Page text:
"Serving Communities with safe water, sustainable sanitation and healthy environment."
1. Province 1: Kankai Municipality, Damak Municnipality, Itahari Sub-Metropolitan City, Dharan Sub-Metropolitan City, Biratnagar Metropolitan City, Katahari Rural City
2. Province 2: Netragunj Municipality, Birgunj Metropolitan City, Thore Rural Municipality, Janakpur Sub-Metropolitan City
3. Gandaki Province: Bheerkot Municipality, Pokhara Metropolitan City, Binayi Tribeni Rural Municipality
4. Lumbini Provinve: Butwal Sub-Metropolitan City, Siddharthanagar Municipality, Ghorahi Sub-Metropolitan City, Nepalgunj Sub-Metropolitan City
5. Karnali Province: Birendranagar Municipality
6. Sudurpaschim Province: Dhangadhi Sub-Metropolitan City
The government of Nepal declared the country free from open defecation in September 2019 and is rapidly scaling up to provide access to safely managed sanitation services as the next priority. The proper management of faecal sludge is one of the most important components to achieve the target of improved sanitation and for this, a sustainable solution is required. The goal of this project is to develop climate-resilient, pro-poor, and sustainable city-wide inclusive sanitation (CWIS) services that are optimized concerning financial viability, affordability, and public demand, through an extensive scoping study (i.e., the co-treatment of faecal sludge with municipal solid waste in a bio-digester) to produce bio CNG. And to support this, Eco Concern Pvt. Ltd. had carried out faecal sludge assessment in 19 different municipalities of Nepal in coordination with Global Green Growth Institute (GGGI) and Alternative Energy Promotion Centre (AEPC) Nepal.
The project also aimed to understand the faecal sludge collectors’ willingness for payment as tipping fee while disposing to the designated treatment system and to collect information on the toxicity level of faecal sludge in 2 municipalities each representative of different urban settlements.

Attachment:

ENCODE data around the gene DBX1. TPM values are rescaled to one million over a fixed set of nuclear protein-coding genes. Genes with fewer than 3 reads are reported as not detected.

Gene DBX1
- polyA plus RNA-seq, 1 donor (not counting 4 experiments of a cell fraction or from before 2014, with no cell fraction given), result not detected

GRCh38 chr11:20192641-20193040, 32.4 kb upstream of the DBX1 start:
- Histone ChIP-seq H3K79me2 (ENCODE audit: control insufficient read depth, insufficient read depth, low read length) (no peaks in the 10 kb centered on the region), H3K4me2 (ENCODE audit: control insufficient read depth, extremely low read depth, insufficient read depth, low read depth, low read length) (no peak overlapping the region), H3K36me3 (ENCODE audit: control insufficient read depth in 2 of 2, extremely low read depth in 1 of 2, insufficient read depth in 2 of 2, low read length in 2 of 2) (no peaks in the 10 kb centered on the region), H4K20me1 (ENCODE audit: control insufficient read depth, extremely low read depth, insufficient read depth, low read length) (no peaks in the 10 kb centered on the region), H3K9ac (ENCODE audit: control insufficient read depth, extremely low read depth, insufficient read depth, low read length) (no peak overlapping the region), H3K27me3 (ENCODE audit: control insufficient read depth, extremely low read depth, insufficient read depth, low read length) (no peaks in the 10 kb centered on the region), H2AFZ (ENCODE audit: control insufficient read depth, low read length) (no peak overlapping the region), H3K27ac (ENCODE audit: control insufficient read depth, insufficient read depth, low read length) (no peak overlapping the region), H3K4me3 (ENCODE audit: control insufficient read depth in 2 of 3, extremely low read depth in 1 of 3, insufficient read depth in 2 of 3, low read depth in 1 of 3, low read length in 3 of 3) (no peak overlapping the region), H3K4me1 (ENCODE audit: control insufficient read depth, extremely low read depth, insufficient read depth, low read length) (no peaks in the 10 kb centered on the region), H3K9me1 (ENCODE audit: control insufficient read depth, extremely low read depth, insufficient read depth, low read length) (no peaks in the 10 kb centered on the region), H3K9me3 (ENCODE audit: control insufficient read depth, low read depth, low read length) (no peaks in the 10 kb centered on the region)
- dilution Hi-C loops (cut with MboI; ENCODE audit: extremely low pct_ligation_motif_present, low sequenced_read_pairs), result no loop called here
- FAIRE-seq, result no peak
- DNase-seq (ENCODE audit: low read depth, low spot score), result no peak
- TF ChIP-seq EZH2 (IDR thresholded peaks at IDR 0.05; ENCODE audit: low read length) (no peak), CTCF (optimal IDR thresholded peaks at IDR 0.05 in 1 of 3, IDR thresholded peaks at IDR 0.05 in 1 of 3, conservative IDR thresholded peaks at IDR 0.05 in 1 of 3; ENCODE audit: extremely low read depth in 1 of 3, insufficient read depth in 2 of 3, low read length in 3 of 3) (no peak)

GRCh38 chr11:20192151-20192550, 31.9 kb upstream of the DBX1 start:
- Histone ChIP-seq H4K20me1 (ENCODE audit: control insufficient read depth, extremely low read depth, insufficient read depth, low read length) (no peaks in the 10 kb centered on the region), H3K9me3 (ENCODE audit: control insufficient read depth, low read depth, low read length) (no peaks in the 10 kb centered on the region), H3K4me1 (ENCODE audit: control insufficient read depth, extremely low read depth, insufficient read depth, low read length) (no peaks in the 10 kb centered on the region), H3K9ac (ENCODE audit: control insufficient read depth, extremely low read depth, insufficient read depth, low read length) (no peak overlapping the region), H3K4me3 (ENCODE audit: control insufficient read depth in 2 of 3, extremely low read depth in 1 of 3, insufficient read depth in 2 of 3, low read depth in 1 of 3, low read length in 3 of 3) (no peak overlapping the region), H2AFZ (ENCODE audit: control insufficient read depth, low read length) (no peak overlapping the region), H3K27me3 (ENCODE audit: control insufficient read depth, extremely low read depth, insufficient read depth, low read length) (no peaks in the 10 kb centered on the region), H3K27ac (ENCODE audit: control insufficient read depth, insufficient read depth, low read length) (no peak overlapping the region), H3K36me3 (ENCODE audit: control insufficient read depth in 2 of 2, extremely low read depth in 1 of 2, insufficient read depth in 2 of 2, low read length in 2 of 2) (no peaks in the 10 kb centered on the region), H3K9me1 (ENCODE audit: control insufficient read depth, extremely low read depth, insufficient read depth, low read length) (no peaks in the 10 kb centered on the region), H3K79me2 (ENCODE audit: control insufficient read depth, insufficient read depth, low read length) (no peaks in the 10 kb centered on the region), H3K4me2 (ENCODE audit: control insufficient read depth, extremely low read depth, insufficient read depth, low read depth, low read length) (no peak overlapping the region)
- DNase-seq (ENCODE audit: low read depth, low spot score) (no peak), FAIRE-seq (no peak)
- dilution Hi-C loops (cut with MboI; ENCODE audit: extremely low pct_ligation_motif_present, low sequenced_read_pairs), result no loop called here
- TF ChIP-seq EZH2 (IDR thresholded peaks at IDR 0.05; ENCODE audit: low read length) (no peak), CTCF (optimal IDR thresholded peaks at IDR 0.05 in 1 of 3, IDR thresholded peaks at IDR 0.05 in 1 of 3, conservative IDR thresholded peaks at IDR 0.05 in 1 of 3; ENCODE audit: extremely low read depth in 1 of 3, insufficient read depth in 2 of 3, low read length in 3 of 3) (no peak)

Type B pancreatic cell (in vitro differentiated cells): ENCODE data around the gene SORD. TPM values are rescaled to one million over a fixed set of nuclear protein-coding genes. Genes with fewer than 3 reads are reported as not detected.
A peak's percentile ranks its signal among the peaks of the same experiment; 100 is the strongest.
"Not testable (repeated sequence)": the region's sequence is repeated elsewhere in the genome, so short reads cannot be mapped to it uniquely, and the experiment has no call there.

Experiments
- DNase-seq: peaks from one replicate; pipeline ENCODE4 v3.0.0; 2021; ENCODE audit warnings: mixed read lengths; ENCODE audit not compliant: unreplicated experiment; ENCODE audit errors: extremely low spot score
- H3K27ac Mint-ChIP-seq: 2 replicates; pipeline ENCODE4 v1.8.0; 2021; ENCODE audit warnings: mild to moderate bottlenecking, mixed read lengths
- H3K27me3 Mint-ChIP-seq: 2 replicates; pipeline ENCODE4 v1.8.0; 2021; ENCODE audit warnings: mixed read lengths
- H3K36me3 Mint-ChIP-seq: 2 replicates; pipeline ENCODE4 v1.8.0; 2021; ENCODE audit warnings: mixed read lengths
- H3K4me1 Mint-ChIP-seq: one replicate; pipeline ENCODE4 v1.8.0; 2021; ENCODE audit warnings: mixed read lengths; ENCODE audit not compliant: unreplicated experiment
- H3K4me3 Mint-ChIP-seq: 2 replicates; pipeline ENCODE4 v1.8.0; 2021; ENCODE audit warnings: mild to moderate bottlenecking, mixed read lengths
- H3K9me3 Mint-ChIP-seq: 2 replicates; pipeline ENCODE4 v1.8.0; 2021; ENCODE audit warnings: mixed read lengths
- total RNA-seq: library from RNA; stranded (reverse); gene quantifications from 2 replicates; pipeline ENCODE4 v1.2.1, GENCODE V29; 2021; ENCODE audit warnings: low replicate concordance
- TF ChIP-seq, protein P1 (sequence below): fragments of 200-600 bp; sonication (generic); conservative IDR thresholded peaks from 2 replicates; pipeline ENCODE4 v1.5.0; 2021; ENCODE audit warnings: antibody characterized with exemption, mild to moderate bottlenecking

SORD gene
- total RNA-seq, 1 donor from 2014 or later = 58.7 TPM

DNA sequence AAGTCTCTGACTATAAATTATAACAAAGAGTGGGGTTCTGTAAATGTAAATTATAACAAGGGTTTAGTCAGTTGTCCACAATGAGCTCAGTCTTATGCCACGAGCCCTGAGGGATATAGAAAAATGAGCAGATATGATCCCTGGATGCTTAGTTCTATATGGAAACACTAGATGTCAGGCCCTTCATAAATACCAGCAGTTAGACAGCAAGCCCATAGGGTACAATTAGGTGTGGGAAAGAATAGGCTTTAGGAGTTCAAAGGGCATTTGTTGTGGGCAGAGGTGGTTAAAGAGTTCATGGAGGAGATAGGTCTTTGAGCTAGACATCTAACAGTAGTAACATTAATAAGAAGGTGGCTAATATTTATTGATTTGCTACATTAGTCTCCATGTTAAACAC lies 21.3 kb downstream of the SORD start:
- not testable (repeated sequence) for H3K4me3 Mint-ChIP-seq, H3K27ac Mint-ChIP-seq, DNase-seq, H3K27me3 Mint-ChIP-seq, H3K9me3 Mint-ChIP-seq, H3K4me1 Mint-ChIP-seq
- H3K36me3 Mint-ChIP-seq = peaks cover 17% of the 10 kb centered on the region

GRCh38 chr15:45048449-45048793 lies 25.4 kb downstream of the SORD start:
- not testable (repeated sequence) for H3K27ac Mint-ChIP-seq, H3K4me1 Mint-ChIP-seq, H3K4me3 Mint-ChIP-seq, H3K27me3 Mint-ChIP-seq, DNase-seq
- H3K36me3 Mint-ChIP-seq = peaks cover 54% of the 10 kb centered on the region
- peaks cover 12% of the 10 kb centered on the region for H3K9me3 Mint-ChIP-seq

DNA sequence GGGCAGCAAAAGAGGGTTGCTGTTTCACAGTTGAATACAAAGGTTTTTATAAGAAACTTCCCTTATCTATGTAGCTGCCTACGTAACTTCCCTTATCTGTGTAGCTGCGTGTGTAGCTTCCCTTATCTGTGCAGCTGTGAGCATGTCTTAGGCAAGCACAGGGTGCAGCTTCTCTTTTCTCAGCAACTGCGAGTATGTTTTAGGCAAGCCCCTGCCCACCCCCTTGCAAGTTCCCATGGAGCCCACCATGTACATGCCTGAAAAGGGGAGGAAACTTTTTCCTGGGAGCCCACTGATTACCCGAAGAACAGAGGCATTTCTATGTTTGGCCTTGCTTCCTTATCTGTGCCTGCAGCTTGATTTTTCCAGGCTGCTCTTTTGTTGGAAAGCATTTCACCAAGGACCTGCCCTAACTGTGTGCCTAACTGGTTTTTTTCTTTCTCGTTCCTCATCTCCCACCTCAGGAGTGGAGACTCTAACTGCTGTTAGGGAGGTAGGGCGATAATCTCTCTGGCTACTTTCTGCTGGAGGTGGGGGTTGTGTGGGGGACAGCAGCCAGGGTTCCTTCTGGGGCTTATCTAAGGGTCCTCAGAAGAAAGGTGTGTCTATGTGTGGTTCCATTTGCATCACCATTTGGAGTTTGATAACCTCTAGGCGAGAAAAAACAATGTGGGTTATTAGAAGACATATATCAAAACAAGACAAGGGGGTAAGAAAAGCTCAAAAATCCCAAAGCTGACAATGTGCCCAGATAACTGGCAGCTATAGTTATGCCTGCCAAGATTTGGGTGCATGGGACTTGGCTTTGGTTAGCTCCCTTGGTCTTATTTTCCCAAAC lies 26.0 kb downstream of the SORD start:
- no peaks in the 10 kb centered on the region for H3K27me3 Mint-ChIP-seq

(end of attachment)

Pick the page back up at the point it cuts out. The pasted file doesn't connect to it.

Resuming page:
During the project, the existing faecal sludge management practices across 19 municipalities were studied. Policies and practices regarding faecal sludge management at the local, provincial, and state government levels were also reviewed.
Primary data were collected through rapport building, consultation meetings on FSM, KII with stakeholders and FGD with the local people and faecal sludge sample analysis. Secondary data available from different published reports and documents from government and other authorized sources were reviewed to understand the existing practices related to the collection and transportation of faecal sludge The faecal sludge collectors working within the municipality were assessed to understand their existing practices of disposal of the collected faecal sludge and also, to understand their willingness for payment as a tipping fee while disposing to the designated treatment system. Field observation was done to cross-verify the gathered information and to observe the current scenario. The field visits were carried out to monitor the faecal collection and disposal practices.
Faecal sludge samples were collected from two municipalities, one from Mahalaxmi Municipality and one from Itahari Sub-Metropolitan City. From each municipality, five sludge samples were collected from different types of establishments (commercial building, hospital, factory, public toilet and household). The toxicity of the faecal sludge was tested by analysis of 13 different parameters. The faecal sludge was quantified based on three approaches: - population-based method, containment method and sludge collection method.
Photograph 1: FGD with people in the rural area of Butwal Sub-Metropolitan City
Photograph 2: Consultation meeting at Ghorahi Sub
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